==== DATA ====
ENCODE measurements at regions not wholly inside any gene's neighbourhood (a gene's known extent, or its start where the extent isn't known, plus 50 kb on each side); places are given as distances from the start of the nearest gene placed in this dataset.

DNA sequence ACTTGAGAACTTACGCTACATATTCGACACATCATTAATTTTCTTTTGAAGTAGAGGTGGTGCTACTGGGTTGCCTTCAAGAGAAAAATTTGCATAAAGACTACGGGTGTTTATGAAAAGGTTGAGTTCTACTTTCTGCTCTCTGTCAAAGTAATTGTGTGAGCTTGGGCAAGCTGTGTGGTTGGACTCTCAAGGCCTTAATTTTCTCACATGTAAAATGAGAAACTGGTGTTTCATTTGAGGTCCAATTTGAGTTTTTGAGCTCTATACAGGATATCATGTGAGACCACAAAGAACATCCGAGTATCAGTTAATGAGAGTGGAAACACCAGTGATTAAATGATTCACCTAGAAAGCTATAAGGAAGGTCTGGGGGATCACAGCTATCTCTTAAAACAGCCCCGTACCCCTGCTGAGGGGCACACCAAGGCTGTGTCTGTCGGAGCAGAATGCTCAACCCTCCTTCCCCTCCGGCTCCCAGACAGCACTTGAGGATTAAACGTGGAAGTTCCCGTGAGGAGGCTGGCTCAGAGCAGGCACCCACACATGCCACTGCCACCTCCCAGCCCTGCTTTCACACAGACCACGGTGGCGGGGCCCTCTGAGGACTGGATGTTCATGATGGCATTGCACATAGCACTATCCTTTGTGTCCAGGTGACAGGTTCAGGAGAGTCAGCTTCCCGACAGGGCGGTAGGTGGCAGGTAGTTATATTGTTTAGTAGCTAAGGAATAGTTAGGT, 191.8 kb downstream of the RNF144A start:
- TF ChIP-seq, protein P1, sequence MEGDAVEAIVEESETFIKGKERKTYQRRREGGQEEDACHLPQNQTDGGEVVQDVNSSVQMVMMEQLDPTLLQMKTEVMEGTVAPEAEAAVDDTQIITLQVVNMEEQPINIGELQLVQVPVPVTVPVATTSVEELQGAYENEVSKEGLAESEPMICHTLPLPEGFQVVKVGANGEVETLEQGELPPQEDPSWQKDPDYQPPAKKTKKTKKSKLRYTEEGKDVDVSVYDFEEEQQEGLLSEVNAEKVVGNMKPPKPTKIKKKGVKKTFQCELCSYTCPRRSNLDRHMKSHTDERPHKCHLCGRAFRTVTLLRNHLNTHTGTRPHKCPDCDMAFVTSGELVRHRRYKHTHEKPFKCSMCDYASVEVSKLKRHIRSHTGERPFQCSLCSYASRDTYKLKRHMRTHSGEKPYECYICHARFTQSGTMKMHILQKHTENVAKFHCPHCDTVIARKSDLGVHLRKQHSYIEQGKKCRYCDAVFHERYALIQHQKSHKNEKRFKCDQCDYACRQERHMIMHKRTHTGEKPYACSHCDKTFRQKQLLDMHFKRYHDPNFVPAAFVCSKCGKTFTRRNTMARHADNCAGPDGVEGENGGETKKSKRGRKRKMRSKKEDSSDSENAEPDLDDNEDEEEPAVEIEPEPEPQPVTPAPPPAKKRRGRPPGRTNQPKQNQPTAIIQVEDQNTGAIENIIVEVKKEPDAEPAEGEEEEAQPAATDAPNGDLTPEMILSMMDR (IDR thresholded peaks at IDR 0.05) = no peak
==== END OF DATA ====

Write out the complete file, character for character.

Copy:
ENCODE measurements at regions not wholly inside any gene's neighbourhood (a gene's known extent, or its start where the extent isn't known, plus 50 kb on each side); places are given as distances from the start of the nearest gene placed in this dataset.

DNA sequence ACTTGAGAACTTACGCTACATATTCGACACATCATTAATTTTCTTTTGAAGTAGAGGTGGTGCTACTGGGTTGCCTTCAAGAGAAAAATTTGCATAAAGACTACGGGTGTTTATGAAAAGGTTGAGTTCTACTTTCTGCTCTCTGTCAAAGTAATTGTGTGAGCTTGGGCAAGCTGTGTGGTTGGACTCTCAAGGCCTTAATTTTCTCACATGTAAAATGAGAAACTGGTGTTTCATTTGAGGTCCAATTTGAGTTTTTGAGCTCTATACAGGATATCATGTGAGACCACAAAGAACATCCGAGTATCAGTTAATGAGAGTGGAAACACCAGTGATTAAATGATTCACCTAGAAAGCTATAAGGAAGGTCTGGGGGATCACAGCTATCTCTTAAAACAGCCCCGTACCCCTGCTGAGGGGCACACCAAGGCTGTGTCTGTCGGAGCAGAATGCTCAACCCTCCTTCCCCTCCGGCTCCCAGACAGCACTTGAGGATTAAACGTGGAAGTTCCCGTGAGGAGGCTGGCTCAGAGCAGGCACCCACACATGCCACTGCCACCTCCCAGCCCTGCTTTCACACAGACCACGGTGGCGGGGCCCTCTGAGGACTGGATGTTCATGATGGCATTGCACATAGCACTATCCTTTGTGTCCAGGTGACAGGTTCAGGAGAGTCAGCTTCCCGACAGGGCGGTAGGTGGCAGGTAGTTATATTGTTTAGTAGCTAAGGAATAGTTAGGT, 191.8 kb downstream of the RNF144A start:
- TF ChIP-seq, protein P1, sequence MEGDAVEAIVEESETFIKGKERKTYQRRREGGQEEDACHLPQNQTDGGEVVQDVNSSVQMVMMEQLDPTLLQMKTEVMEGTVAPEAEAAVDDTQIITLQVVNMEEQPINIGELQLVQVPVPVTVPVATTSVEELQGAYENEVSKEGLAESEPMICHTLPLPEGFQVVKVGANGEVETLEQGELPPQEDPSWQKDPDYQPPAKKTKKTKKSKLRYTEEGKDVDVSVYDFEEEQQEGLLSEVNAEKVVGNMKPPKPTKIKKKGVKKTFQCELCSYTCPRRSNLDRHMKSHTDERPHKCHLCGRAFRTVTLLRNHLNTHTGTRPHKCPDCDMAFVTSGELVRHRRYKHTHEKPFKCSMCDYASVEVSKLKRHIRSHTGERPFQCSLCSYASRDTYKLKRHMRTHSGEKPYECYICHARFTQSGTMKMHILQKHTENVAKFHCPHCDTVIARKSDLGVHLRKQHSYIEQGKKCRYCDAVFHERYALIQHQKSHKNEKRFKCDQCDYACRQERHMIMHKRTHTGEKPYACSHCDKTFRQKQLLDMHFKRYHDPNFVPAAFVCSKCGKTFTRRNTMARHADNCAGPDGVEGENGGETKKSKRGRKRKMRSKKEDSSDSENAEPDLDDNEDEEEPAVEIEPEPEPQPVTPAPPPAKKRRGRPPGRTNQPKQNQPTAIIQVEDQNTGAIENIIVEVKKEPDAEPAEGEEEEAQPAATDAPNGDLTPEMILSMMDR (IDR thresholded peaks at IDR 0.05) = no peak